By Kathryn Armstrong
The United Nations says Gaza is at risk of famine if the war between Israel and Hamas continues.
A quarter of households – roughly 500,000 people – are facing “catastrophic conditions”, a UN food security agency found.
It says the territory’s entire population of roughly 2.2m people is suffering acute food shortages.
“No-one in Gaza is safe from starvation,” said Cindy McCain from the UN’s World Food Programme (WFP).
“Humanitarian access is needed now for supplies to flow into and throughout Gaza, and for civilians to safely receive life-saving aid”.
The report was published on Thursday by the Integrated Food Security Phase Classification (IPC), a UN body that assesses food security in places affected by conflict or natural disaster.
It states that the “quantities of commodities, including food, allowed to enter the Gaza Strip are largely insufficient”.
Trucks have been bringing aid into Gaza from Egypt for weeks, but the WFP recently estimated that just 10% of the food needed is currently getting into the territory. On Wednesday a convoy carrying aid from Jordan crossed into Gaza via Israel for the first time since the start of the war.
Howaida Al-Daramali, a Palestinian woman who has been displaced to Khan Younis and who is also helping find shelter for other displaced families, said the limited aid being delivered “only goes to one or two places” and most people in Gaza were not receiving anything.
“We want this aid to be accompanied by teams who will be responsible for distributing it especially since the situation here is very difficult. Many people broke into the Red Crescent warehouses and looted them,” she told the BBC.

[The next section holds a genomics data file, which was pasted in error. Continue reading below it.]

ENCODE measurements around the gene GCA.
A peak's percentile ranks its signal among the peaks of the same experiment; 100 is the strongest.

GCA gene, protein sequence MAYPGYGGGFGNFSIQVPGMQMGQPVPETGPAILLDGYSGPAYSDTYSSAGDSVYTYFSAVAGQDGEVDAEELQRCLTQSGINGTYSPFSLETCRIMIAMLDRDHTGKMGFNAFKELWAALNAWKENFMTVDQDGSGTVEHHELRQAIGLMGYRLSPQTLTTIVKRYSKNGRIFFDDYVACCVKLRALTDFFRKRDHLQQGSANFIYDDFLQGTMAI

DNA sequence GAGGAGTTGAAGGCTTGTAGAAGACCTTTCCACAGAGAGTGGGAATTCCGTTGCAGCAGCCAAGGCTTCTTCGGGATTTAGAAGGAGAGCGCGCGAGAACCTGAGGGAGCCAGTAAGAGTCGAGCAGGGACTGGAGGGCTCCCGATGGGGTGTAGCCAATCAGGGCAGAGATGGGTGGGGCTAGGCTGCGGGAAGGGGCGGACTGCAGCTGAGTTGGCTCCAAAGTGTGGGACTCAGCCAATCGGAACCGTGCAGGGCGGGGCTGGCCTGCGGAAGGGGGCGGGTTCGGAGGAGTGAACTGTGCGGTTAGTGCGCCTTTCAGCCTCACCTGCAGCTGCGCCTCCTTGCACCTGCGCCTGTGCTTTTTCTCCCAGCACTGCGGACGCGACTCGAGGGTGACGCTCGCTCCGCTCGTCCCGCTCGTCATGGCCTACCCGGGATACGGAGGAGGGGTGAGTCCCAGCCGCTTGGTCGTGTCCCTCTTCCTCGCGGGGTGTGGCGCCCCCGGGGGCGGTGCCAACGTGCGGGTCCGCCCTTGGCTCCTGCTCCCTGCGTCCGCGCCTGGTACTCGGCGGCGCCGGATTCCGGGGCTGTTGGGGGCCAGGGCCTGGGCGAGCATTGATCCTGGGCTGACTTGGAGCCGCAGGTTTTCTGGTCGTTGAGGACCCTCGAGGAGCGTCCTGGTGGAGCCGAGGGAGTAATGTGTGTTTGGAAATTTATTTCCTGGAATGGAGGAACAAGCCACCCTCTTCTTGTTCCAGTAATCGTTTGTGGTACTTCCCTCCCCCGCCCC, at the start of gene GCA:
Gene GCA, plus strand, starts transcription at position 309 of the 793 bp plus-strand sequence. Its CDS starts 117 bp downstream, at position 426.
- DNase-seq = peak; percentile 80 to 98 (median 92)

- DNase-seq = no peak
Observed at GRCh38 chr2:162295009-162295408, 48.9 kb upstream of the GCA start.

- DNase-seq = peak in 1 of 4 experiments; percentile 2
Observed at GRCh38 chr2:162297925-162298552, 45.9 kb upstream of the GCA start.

Meanwhile some families who were getting aid because they were in UN-run shelters were selling what they did not need at inflated prices, Ms al-Daramali said.
“Even with cash, there are no goods in the supermarket and no suppliers. We can buy only from people who receive aid and sell it at the school gates, which are dangerous places for us to reach,” she said.
People in Khan Younis were “psychologically and economically devastated”, she said.
The UN Security Council is meanwhile trying to agree on a vote calling for more aid to get into Gaza. The vote has been delayed for several days over the wording of the text.
The US has expressed support for the latest draft resolution after earlier voicing “widespread concerns” with an earlier version that called for a ceasefire – something the US is against, saying it would only benefit Hamas.
The new draft aims to create a mechanism to accelerate aid but makes clear it would involve relevant parties such as Israel.
It also calls for all available routes to be used for deliveries but does not seek an immediate end to the fighting.
Linda Thomas-Greenfield, US Ambassador to the UN, described it as a “very strong resolution that is fully supported by the Arab group”.
Meanwhile, the fighting in and around Gaza continues. Hamas authorities on Thursday accused Israel of attacking the Rafah crossing – killing four people, including the director of the recently reopened Kerem Shalom crossing. Israel’s military has not commented on the reported incident.
Talks had been taking place in Egypt to reach a new truce – similar to the week-long pause in fighting last month that saw hostages released.
But on Thursday they suffered a setback when Hamas said it would not agree to a release of some hostages in exchange for a partial ceasefire.
It said Palestinian groups had rejected the prospect of more hostages being released until Israel agrees to end the war. Israel has repeatedly rejected a permanent ceasefire with Hamas, saying it aims to destroy the group.
More than 240 Israeli hostages were captured on 7 October when Hamas broke through the fortified perimeter with Israel, killing 1,200 people. A total of 110 hostages were released in the truce last month.
Earlier this week, Hamas said the number of people killed in Gaza in 10 weeks of fighting had passed 20,000.